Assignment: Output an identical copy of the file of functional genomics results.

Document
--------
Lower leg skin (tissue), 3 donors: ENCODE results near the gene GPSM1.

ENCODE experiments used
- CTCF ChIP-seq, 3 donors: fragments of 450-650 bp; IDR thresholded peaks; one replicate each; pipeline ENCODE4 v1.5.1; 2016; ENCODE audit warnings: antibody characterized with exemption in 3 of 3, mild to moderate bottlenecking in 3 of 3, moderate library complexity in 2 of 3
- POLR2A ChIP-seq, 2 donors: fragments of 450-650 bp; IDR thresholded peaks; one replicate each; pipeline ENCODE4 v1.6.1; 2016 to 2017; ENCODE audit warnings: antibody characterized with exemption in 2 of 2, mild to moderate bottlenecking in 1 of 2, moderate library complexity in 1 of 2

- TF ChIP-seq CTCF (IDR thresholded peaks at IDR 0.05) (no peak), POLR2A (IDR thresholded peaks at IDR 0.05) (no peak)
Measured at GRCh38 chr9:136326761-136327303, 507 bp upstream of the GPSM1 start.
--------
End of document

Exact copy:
Lower leg skin (tissue), 3 donors: ENCODE results near the gene GPSM1.

ENCODE experiments used
- CTCF ChIP-seq, 3 donors: fragments of 450-650 bp; IDR thresholded peaks; one replicate each; pipeline ENCODE4 v1.5.1; 2016; ENCODE audit warnings: antibody characterized with exemption in 3 of 3, mild to moderate bottlenecking in 3 of 3, moderate library complexity in 2 of 3
- POLR2A ChIP-seq, 2 donors: fragments of 450-650 bp; IDR thresholded peaks; one replicate each; pipeline ENCODE4 v1.6.1; 2016 to 2017; ENCODE audit warnings: antibody characterized with exemption in 2 of 2, mild to moderate bottlenecking in 1 of 2, moderate library complexity in 1 of 2

- TF ChIP-seq CTCF (IDR thresholded peaks at IDR 0.05) (no peak), POLR2A (IDR thresholded peaks at IDR 0.05) (no peak)
Measured at GRCh38 chr9:136326761-136327303, 507 bp upstream of the GPSM1 start.